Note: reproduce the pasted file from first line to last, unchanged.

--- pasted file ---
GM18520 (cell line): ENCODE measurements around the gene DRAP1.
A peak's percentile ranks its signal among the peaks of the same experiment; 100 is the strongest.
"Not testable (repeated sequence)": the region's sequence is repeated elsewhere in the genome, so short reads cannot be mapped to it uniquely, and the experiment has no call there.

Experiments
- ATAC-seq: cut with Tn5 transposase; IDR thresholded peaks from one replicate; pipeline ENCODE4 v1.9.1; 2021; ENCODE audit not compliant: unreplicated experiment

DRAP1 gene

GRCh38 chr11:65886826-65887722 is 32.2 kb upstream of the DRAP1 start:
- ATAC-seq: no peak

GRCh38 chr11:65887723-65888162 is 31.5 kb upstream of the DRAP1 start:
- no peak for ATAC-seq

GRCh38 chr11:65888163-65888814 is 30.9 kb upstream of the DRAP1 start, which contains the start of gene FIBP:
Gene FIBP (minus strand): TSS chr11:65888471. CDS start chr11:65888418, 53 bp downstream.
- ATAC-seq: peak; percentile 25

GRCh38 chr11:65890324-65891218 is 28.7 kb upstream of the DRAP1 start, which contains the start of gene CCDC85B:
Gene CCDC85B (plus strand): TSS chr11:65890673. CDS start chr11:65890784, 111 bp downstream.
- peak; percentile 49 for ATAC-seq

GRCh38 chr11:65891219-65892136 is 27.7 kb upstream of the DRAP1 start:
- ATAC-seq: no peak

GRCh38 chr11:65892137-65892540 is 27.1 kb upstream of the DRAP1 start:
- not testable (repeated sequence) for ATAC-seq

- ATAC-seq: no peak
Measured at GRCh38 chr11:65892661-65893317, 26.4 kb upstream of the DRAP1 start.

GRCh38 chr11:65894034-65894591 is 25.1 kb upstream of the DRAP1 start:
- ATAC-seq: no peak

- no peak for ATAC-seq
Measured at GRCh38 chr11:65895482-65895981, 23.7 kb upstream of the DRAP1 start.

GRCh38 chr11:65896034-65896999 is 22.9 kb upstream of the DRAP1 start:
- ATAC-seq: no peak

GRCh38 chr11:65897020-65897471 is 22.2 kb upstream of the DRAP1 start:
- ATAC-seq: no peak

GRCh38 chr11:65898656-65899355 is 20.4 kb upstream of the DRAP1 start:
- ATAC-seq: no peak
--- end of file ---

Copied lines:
GM18520 (cell line): ENCODE measurements around the gene DRAP1.
A peak's percentile ranks its signal among the peaks of the same experiment; 100 is the strongest.
"Not testable (repeated sequence)": the region's sequence is repeated elsewhere in the genome, so short reads cannot be mapped to it uniquely, and the experiment has no call there.

Experiments
- ATAC-seq: cut with Tn5 transposase; IDR thresholded peaks from one replicate; pipeline ENCODE4 v1.9.1; 2021; ENCODE audit not compliant: unreplicated experiment

DRAP1 gene

GRCh38 chr11:65886826-65887722 is 32.2 kb upstream of the DRAP1 start:
- ATAC-seq: no peak

GRCh38 chr11:65887723-65888162 is 31.5 kb upstream of the DRAP1 start:
- no peak for ATAC-seq

GRCh38 chr11:65888163-65888814 is 30.9 kb upstream of the DRAP1 start, which contains the start of gene FIBP:
Gene FIBP (minus strand): TSS chr11:65888471. CDS start chr11:65888418, 53 bp downstream.
- ATAC-seq: peak; percentile 25

GRCh38 chr11:65890324-65891218 is 28.7 kb upstream of the DRAP1 start, which contains the start of gene CCDC85B:
Gene CCDC85B (plus strand): TSS chr11:65890673. CDS start chr11:65890784, 111 bp downstream.
- peak; percentile 49 for ATAC-seq

GRCh38 chr11:65891219-65892136 is 27.7 kb upstream of the DRAP1 start:
- ATAC-seq: no peak

GRCh38 chr11:65892137-65892540 is 27.1 kb upstream of the DRAP1 start:
- not testable (repeated sequence) for ATAC-seq

- ATAC-seq: no peak
Measured at GRCh38 chr11:65892661-65893317, 26.4 kb upstream of the DRAP1 start.

GRCh38 chr11:65894034-65894591 is 25.1 kb upstream of the DRAP1 start:
- ATAC-seq: no peak

- no peak for ATAC-seq
Measured at GRCh38 chr11:65895482-65895981, 23.7 kb upstream of the DRAP1 start.

GRCh38 chr11:65896034-65896999 is 22.9 kb upstream of the DRAP1 start:
- ATAC-seq: no peak

GRCh38 chr11:65897020-65897471 is 22.2 kb upstream of the DRAP1 start:
- ATAC-seq: no peak

GRCh38 chr11:65898656-65899355 is 20.4 kb upstream of the DRAP1 start:
- ATAC-seq: no peak